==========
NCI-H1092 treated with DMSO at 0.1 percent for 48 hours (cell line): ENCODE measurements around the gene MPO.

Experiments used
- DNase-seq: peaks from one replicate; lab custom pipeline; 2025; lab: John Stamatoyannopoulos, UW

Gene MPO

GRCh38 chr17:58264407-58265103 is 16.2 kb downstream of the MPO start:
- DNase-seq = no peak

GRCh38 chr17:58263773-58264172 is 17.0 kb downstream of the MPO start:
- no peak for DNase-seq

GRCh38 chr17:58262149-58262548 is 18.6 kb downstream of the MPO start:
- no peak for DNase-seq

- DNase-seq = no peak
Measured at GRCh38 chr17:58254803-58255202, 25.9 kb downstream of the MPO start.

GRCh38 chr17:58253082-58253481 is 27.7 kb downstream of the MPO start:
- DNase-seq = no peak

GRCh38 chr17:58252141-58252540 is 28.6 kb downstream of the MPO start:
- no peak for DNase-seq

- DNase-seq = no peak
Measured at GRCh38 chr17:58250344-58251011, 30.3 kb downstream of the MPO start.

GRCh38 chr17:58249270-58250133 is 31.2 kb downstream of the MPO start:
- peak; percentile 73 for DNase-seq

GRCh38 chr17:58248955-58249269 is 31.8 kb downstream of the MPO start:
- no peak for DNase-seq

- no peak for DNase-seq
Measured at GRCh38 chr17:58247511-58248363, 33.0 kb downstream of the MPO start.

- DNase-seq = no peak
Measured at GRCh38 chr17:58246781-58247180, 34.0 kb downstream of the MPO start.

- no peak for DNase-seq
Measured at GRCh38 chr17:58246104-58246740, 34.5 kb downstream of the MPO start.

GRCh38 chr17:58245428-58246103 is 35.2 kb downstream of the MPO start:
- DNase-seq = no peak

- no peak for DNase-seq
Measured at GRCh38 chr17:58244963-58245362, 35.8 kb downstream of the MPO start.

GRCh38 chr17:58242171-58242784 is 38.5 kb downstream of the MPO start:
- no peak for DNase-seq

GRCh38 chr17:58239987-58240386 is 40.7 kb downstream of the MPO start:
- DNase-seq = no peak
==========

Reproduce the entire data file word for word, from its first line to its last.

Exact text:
NCI-H1092 treated with DMSO at 0.1 percent for 48 hours (cell line): ENCODE measurements around the gene MPO.

Experiments used
- DNase-seq: peaks from one replicate; lab custom pipeline; 2025; lab: John Stamatoyannopoulos, UW

Gene MPO

GRCh38 chr17:58264407-58265103 is 16.2 kb downstream of the MPO start:
- DNase-seq = no peak

GRCh38 chr17:58263773-58264172 is 17.0 kb downstream of the MPO start:
- no peak for DNase-seq

GRCh38 chr17:58262149-58262548 is 18.6 kb downstream of the MPO start:
- no peak for DNase-seq

- DNase-seq = no peak
Measured at GRCh38 chr17:58254803-58255202, 25.9 kb downstream of the MPO start.

GRCh38 chr17:58253082-58253481 is 27.7 kb downstream of the MPO start:
- DNase-seq = no peak

GRCh38 chr17:58252141-58252540 is 28.6 kb downstream of the MPO start:
- no peak for DNase-seq

- DNase-seq = no peak
Measured at GRCh38 chr17:58250344-58251011, 30.3 kb downstream of the MPO start.

GRCh38 chr17:58249270-58250133 is 31.2 kb downstream of the MPO start:
- peak; percentile 73 for DNase-seq

GRCh38 chr17:58248955-58249269 is 31.8 kb downstream of the MPO start:
- no peak for DNase-seq

- no peak for DNase-seq
Measured at GRCh38 chr17:58247511-58248363, 33.0 kb downstream of the MPO start.

- DNase-seq = no peak
Measured at GRCh38 chr17:58246781-58247180, 34.0 kb downstream of the MPO start.

- no peak for DNase-seq
Measured at GRCh38 chr17:58246104-58246740, 34.5 kb downstream of the MPO start.

GRCh38 chr17:58245428-58246103 is 35.2 kb downstream of the MPO start:
- DNase-seq = no peak

- no peak for DNase-seq
Measured at GRCh38 chr17:58244963-58245362, 35.8 kb downstream of the MPO start.

GRCh38 chr17:58242171-58242784 is 38.5 kb downstream of the MPO start:
- no peak for DNase-seq

GRCh38 chr17:58239987-58240386 is 40.7 kb downstream of the MPO start:
- DNase-seq = no peak